Bakker, Piet. "Jan Brueghel the Younger." In The Leiden Collection Catalogue. Edited by Arthur K. Wheelock Jr. New York, 2018.
This page is available on the site's Archive. PDF of every version of this page is available on the Archive, and the Archive is managed by a permanent URL. Archival copies will never be deleted. New versions are added only when a substantive change to the narrative occurs.
Jan Brueghel the Younger belonged to the third generation of a famous dynasty of painters. He was baptized in the St.-Joriskerk in Antwerp on 13 September 1601. His parents were Jan Brueghel the Elder (1568–1625), also known as “Velvet Brueghel,” and Isabella de Jode, daughter of the engraver Gerard de Jode. 1 His father was a famous and exceptionally successful painter who purchased a splendid house on the Lange Nieuwestraat in 1604. By that time, though, Jan had lost his mother, who had died the previous year. Soon thereafter his father took a second wife, Katharina van Marienberghe. Among the couple’s children was Ambrosius Brueghel (1617–75), who would also become a painter, and Anna Brueghel, the future wife of the famous artist David Teniers the Younger (1610–90). Jan Brueghel the Younger would father Jan Pieter and Abraham Brueghel, who constituted the fourth generation of this remarkable family of painters.
Given his background it is hardly surprising that Jan became a painter. He received his first lessons from his father at the age of ten. That his training went well is proven by a letter his father wrote to Cardinal Federico Borromeo (1564–1631) in 1616 stating his intention of sending his son to Italy. 2 This trip, however, was repeatedly postponed. Jan did not leave until 7 May 1622 and arrived in Milan at the end of June to serve under Borromeo. He was supposed to travel from Milan to Rome, but in Genoa he met two brothers from Antwerp, Lucas and the artist Cornelis de Wael (1592–1667), who proposed that he work for them, an offer Brueghel accepted entirely against the wishes of his father. In Genoa he also met Anthony van Dyck (1599–1641), who convinced him to travel to Sicily. Palermo was a disappointment, so he set sail for Malta. In April 1624 he was already back in Sicily, where he met up again with Van Dyck. Upon learning of his father’s death the following year, he returned to Antwerp via Paris. After his arrival in August 1625 he joined the Guild of Saint Luke and took over his father’s workshop. He also became a member of De Violieren, a chamber of rhetoric.
A year later, on 5 July 1626, he married Anna Maria Janssens in the Onze-Lieve-Vrouwekathedraal in Antwerp. Her father was the famous history painter Abraham Janssens. Jan met with success and was generally considered an important artist. In 1632 “at least 1000 people” 3 came to his workshop to admire The Five Senses, and even Peter Paul Rubens (1577–1640) did not consider it beneath him to paint the allegorical and religious figures in Brueghel’s floral painting, a task his father-in-law, Abraham Janssens, also regularly performed. 4 Demand for his work reached a peak in the years right after his marriage. His workshop grew steadily with many pupils and assistants, who made numerous copies of paintings by Jan’s father, grandfather, and even Jan himself, some of which were sold abroad. As of 1628 regular shipments of these copies—and other work bought by Jan—found their way to Seville in Spain, where his cousin Chrysostoom van Immerseel headed a sizeable trading firm. 5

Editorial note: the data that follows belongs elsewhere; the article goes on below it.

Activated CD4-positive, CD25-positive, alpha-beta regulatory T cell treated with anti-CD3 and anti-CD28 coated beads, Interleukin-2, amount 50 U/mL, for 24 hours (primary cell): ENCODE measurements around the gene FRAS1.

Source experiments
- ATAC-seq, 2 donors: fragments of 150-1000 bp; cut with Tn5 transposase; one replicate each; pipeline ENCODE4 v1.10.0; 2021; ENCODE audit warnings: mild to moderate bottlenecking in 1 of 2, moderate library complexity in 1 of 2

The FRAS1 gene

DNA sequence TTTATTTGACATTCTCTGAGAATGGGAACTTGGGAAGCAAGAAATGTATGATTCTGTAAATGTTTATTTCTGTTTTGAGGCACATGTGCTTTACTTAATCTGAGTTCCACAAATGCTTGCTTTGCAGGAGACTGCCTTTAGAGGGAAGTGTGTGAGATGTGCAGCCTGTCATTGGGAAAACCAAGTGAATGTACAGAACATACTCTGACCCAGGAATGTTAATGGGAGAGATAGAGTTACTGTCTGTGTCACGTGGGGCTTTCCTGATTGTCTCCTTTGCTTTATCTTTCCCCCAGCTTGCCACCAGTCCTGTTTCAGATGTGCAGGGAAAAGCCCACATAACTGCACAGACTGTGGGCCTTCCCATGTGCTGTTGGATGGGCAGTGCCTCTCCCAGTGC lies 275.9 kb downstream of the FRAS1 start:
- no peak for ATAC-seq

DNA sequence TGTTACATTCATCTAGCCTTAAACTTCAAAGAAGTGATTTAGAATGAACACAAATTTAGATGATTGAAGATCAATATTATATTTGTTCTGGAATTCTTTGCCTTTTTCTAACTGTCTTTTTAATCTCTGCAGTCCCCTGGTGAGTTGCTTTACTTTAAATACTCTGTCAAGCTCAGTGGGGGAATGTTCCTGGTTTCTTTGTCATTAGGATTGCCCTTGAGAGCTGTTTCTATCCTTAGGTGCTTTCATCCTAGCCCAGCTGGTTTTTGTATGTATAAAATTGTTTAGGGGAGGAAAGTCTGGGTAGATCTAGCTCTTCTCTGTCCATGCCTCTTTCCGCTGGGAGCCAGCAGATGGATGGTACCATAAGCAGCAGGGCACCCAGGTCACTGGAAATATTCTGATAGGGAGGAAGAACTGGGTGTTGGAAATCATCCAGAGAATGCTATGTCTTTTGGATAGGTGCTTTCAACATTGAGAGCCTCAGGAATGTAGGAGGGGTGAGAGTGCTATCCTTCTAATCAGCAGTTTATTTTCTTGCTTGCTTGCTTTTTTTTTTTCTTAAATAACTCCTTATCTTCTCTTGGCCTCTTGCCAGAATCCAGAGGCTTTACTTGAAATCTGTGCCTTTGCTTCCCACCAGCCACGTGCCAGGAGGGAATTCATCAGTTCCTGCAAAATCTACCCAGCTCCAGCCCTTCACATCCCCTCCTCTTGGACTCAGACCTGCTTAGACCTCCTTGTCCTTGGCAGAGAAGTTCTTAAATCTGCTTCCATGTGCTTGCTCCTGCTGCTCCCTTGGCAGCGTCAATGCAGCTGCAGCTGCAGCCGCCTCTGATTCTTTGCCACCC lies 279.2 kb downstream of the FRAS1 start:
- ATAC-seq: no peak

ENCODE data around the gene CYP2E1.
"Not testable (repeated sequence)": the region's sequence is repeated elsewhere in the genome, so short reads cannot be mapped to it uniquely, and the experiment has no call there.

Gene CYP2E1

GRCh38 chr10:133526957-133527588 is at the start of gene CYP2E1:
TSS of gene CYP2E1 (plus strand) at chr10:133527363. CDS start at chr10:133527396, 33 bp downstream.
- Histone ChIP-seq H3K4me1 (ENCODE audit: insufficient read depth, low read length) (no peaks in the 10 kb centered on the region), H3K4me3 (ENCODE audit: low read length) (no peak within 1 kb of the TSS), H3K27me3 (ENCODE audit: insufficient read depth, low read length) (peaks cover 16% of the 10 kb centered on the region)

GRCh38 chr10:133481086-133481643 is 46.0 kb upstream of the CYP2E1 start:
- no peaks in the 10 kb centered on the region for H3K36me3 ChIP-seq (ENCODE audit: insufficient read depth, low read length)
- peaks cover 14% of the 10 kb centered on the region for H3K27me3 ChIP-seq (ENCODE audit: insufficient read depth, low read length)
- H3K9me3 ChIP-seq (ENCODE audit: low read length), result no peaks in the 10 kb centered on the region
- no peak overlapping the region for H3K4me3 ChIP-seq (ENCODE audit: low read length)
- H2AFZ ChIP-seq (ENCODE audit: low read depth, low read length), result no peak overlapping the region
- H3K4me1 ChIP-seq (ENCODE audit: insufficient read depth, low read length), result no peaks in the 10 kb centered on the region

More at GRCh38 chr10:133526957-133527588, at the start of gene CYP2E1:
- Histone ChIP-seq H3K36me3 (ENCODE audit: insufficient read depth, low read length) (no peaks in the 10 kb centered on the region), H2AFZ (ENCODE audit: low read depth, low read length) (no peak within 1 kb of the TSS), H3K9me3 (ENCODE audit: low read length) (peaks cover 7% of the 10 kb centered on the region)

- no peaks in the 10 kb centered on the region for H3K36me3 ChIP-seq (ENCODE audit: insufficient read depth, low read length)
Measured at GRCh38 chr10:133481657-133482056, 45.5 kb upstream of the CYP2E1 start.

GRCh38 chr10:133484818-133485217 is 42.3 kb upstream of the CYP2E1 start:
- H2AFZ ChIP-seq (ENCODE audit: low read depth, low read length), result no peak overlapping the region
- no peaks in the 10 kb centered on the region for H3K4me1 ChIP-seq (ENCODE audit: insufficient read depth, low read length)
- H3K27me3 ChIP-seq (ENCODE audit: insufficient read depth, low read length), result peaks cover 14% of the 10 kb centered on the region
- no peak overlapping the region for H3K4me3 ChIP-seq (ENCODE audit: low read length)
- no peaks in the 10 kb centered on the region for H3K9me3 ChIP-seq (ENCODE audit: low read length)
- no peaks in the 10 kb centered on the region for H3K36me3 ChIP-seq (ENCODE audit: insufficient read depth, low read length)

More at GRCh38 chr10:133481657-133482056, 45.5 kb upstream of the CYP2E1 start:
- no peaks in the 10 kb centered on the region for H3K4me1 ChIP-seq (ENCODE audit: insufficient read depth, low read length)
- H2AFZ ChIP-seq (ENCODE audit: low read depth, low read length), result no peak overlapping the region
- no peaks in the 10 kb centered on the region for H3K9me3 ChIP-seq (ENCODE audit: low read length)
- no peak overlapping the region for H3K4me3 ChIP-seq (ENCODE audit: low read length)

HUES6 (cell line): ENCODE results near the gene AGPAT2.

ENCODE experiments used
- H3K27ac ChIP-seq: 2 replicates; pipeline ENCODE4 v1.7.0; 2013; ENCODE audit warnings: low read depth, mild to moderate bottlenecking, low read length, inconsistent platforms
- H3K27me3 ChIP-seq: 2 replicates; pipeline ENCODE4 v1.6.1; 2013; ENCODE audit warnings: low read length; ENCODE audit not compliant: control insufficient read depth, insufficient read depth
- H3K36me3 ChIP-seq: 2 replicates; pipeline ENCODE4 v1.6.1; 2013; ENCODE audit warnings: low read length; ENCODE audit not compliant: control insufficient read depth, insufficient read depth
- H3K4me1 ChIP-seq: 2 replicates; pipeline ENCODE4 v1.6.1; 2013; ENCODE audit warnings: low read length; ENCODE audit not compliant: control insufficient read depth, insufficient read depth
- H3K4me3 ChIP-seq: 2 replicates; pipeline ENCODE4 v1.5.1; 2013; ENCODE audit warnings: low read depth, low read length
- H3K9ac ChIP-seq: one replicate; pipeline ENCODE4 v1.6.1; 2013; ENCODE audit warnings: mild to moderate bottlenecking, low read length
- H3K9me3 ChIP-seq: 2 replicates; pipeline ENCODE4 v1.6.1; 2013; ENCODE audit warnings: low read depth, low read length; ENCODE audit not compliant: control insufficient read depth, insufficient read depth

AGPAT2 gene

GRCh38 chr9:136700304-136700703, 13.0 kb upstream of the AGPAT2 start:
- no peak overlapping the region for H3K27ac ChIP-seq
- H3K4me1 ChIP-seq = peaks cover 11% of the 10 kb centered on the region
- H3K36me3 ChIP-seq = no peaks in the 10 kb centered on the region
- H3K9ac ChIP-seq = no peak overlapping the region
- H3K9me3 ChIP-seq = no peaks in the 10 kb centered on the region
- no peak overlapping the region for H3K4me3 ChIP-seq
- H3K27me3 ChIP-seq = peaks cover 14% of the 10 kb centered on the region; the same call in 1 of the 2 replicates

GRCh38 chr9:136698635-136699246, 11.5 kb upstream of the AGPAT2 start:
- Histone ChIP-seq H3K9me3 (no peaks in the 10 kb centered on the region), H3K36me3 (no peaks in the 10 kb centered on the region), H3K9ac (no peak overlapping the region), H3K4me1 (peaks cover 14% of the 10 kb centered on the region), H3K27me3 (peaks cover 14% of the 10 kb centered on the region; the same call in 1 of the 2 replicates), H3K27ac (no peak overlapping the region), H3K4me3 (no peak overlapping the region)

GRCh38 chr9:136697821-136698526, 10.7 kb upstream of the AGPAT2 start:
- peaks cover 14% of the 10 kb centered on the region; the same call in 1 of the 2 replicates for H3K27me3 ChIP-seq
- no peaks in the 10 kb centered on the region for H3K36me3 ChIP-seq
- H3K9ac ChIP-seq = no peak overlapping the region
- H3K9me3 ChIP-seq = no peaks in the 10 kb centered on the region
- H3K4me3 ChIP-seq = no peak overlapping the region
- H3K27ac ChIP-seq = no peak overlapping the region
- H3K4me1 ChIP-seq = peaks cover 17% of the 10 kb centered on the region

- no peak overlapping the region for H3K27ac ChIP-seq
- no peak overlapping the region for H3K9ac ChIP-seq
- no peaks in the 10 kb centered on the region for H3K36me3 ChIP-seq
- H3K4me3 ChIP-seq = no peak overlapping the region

Jan’s success was likely one of the reasons why he was appointed dean of the painters’ guild in 1630 and 1631. However, the tide turned from 1632 to 1634, and he encountered financial difficulties. Payment for the paintings shipped to Seville was handled by Bernard Vermeurs, Van Immerseel’s agent in Antwerp. From letters by Brueghel to Van Immerseel it appears that this Vermeurs, for whom Brueghel worked exclusively for eighteen months, failed to honor their agreement. Vermeurs, in turn, complained about Brueghel to Van Immerseel and “wished to be rid of the man.” 6 This dispute became so heated that Vermeurs stormed into Brueghel’s home, took some of his stock and then sold it at auction. Brueghel’s subsequent appeal to Van Immerseel seems to have convinced him to pay up, whereby Brueghel could meet his financial obligations.
Even though this particular incident was resolved, it nevertheless marked the beginning of the end of Brueghel’s workshop. After 1630 demand for his father’s work diminished, in part because the asking prices were deemed to be too high. 7 In that year he still managed to sell for 600 guilders “four works, being the history of the Book of Genesis, or the life of Adam” to a nobleman of the French court. 8 Notwithstanding this profit, he came to depend more and more on the production of inexpensive copies of his father’s work and thus had to contend with less affluent clientele. He tried to counter these setbacks by developing a more personal style, however his talent did not warrant his high asking prices. The emphasis in his workshop increasingly shifted to the art trade and tapestry designs. 9 Through the offices of his brother-in-law David Teniers the Younger, court painter to Archduke Leopold as of 1647, he was granted a commission from the Brussels court in 1651. Jan subsequently moved to Paris, but was back in Antwerp in 1657. From then on he shuttled between the two cities, but his Antwerp workshop was never more than a shadow of what it had been in its heyday.